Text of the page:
Species is back from the brink, in a big way in Florida
This week the U.S. Department of the Interior announced the downlisting of the West Indian manatee from endangered to threatened. Notable increases in manatee populations and improvements in its habitat allowed the U.S. Fish and Wildlife Service (FWS) to change the species’ status under the Endangered Species Act (ESA).
The downlisting comes after diverse conservation efforts and collaborations by Florida and other manatee states, the Commonwealth of Puerto Rico, Caribbean nations, public and private organizations and citizens have resulted in increases in manatee populations and improvements in its habitat.
“The Fish and Wildlife Service has worked hand in hand with state and local governments, businesses, industry, and countless stakeholders over many years to protect and restore a mammal that is cherished by people around the world,” said U.S. Secretary of the Interior Ryan Zinke. “Without this type of collaboration and the commitment of state and local partners, this downlisting would not have been possible.”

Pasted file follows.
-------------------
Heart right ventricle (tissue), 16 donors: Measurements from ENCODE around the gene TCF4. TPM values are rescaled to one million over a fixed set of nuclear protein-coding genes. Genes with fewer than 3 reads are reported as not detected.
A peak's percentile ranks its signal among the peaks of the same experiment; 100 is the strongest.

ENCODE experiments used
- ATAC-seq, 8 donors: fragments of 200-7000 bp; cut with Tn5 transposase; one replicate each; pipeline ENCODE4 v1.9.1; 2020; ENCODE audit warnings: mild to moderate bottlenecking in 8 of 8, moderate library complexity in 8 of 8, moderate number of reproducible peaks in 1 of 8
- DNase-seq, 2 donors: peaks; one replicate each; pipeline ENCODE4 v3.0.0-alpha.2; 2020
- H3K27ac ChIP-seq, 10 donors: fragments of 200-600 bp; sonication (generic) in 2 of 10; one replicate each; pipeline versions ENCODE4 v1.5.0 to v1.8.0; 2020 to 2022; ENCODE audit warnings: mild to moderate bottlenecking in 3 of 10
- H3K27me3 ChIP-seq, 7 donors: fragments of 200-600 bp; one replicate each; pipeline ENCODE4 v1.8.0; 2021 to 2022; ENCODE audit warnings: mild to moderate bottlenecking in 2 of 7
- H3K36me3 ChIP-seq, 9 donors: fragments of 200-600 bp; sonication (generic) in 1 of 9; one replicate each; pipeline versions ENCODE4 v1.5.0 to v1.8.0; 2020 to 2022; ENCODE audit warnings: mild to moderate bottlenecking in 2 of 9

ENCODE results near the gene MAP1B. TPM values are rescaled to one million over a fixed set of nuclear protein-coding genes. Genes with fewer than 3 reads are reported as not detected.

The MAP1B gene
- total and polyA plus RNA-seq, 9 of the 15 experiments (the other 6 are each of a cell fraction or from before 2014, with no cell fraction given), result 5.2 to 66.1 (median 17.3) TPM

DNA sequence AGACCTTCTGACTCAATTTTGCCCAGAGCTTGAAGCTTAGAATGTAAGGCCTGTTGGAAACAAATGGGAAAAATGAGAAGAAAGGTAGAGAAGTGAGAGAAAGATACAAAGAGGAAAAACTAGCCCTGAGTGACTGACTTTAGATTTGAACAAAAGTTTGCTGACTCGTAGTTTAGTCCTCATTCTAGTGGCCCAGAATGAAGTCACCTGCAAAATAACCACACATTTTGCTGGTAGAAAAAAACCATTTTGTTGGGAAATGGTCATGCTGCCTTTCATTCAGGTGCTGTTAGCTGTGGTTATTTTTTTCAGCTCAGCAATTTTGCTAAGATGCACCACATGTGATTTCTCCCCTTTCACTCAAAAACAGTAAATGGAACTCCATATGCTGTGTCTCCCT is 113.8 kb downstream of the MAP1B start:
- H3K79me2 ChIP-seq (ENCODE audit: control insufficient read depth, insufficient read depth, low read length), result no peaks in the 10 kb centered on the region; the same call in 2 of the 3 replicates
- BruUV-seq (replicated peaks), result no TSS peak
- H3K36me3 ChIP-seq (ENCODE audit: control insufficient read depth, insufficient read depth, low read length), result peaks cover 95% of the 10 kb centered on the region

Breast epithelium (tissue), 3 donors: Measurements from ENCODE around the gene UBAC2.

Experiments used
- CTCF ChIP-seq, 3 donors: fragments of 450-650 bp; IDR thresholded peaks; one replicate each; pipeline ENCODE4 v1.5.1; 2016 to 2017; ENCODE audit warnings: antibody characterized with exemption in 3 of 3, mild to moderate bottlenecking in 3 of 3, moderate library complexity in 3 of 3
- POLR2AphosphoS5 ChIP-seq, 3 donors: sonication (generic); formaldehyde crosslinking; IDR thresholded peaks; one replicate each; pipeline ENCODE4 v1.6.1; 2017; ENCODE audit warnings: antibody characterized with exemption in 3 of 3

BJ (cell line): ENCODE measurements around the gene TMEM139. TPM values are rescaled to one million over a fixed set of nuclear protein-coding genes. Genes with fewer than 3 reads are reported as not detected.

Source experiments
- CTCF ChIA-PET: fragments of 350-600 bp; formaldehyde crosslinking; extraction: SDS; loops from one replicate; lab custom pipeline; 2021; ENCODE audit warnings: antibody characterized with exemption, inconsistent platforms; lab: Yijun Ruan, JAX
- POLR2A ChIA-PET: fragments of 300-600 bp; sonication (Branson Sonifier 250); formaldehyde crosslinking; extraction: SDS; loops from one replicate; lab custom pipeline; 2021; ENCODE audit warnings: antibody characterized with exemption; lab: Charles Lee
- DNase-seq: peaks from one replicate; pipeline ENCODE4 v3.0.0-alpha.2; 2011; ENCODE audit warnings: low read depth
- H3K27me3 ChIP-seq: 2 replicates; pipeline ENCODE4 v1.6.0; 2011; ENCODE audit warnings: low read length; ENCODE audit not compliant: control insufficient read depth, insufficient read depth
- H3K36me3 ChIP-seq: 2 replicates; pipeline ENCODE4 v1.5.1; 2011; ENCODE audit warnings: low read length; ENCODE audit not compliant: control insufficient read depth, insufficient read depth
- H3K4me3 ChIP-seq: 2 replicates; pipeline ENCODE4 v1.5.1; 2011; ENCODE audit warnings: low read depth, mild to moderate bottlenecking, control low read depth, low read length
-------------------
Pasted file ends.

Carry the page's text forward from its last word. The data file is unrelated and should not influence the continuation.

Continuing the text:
“We are gladdened by this proper step forward, even as we are dismayed that it has taken so long to accomplish,” said Robert Atkins, president of Citizens for Florida’s Waterways (CFFW), a Brevard-county based group advocating for recreational boaters. “Politics and fear of lawsuits are what caused the delay.”
Reclassification of manatees has been pending since 2007, when the USFWS first announced its intention to move manatees from the endangered list — meaning they were in imminent danger of extinction — to the “threatened” list, meaning they possibly could become at risk of extinction in the foreseeable future.
Atkins notes that delaying the decision longer than the decade it has taken would be a disservice to the integrity of the Endangered Species Act (ESA). The people must have faith in the honest assessment of government agencies, he asserts. In this case, Atkins emphasizes that the best available science confirms there is zero chance of manatee extinction over the next 100 years.
“Manatees should actually be classed as a ‘recovered’ species — meaning they are neither endangered nor threatened, and not listed within the ESA,” he stated.
You can read more about the manatee population boom in the April issue of Florida Sportsman.